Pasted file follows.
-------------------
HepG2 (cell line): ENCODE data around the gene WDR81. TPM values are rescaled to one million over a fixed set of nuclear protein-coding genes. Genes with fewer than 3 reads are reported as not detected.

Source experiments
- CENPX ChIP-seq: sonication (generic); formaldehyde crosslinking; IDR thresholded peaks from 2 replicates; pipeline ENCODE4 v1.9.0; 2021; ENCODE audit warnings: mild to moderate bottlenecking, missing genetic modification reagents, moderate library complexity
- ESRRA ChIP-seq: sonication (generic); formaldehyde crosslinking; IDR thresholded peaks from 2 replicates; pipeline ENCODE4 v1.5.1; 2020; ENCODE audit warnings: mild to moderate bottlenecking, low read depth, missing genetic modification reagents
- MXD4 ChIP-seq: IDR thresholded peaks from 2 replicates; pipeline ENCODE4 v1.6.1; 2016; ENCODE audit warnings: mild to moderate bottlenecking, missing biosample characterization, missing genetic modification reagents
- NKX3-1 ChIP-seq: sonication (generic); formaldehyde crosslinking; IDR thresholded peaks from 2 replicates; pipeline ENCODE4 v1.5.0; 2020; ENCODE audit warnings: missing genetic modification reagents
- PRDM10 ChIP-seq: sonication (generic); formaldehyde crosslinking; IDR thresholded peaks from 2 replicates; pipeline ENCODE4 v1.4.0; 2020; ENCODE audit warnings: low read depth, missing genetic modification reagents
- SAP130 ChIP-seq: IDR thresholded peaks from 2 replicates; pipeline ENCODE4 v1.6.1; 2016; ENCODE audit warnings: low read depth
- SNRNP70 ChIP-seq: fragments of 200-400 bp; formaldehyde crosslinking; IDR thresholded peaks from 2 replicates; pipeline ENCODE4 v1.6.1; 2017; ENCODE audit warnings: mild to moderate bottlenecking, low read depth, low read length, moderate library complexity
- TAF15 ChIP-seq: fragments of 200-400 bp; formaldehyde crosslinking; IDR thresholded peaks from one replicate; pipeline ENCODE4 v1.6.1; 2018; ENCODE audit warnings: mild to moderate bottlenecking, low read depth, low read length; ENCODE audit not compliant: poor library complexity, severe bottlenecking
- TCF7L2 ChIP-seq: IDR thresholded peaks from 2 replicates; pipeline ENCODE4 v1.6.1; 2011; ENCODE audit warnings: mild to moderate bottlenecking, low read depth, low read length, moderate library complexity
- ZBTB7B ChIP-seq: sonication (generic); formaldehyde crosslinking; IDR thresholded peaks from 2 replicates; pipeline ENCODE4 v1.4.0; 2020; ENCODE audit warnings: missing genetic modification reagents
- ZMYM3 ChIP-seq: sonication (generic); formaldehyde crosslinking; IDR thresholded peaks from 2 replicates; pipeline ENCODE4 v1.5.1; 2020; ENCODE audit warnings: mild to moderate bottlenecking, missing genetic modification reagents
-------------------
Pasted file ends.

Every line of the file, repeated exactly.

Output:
HepG2 (cell line): ENCODE data around the gene WDR81. TPM values are rescaled to one million over a fixed set of nuclear protein-coding genes. Genes with fewer than 3 reads are reported as not detected.

Source experiments
- CENPX ChIP-seq: sonication (generic); formaldehyde crosslinking; IDR thresholded peaks from 2 replicates; pipeline ENCODE4 v1.9.0; 2021; ENCODE audit warnings: mild to moderate bottlenecking, missing genetic modification reagents, moderate library complexity
- ESRRA ChIP-seq: sonication (generic); formaldehyde crosslinking; IDR thresholded peaks from 2 replicates; pipeline ENCODE4 v1.5.1; 2020; ENCODE audit warnings: mild to moderate bottlenecking, low read depth, missing genetic modification reagents
- MXD4 ChIP-seq: IDR thresholded peaks from 2 replicates; pipeline ENCODE4 v1.6.1; 2016; ENCODE audit warnings: mild to moderate bottlenecking, missing biosample characterization, missing genetic modification reagents
- NKX3-1 ChIP-seq: sonication (generic); formaldehyde crosslinking; IDR thresholded peaks from 2 replicates; pipeline ENCODE4 v1.5.0; 2020; ENCODE audit warnings: missing genetic modification reagents
- PRDM10 ChIP-seq: sonication (generic); formaldehyde crosslinking; IDR thresholded peaks from 2 replicates; pipeline ENCODE4 v1.4.0; 2020; ENCODE audit warnings: low read depth, missing genetic modification reagents
- SAP130 ChIP-seq: IDR thresholded peaks from 2 replicates; pipeline ENCODE4 v1.6.1; 2016; ENCODE audit warnings: low read depth
- SNRNP70 ChIP-seq: fragments of 200-400 bp; formaldehyde crosslinking; IDR thresholded peaks from 2 replicates; pipeline ENCODE4 v1.6.1; 2017; ENCODE audit warnings: mild to moderate bottlenecking, low read depth, low read length, moderate library complexity
- TAF15 ChIP-seq: fragments of 200-400 bp; formaldehyde crosslinking; IDR thresholded peaks from one replicate; pipeline ENCODE4 v1.6.1; 2018; ENCODE audit warnings: mild to moderate bottlenecking, low read depth, low read length; ENCODE audit not compliant: poor library complexity, severe bottlenecking
- TCF7L2 ChIP-seq: IDR thresholded peaks from 2 replicates; pipeline ENCODE4 v1.6.1; 2011; ENCODE audit warnings: mild to moderate bottlenecking, low read depth, low read length, moderate library complexity
- ZBTB7B ChIP-seq: sonication (generic); formaldehyde crosslinking; IDR thresholded peaks from 2 replicates; pipeline ENCODE4 v1.4.0; 2020; ENCODE audit warnings: missing genetic modification reagents
- ZMYM3 ChIP-seq: sonication (generic); formaldehyde crosslinking; IDR thresholded peaks from 2 replicates; pipeline ENCODE4 v1.5.1; 2020; ENCODE audit warnings: mild to moderate bottlenecking, missing genetic modification reagents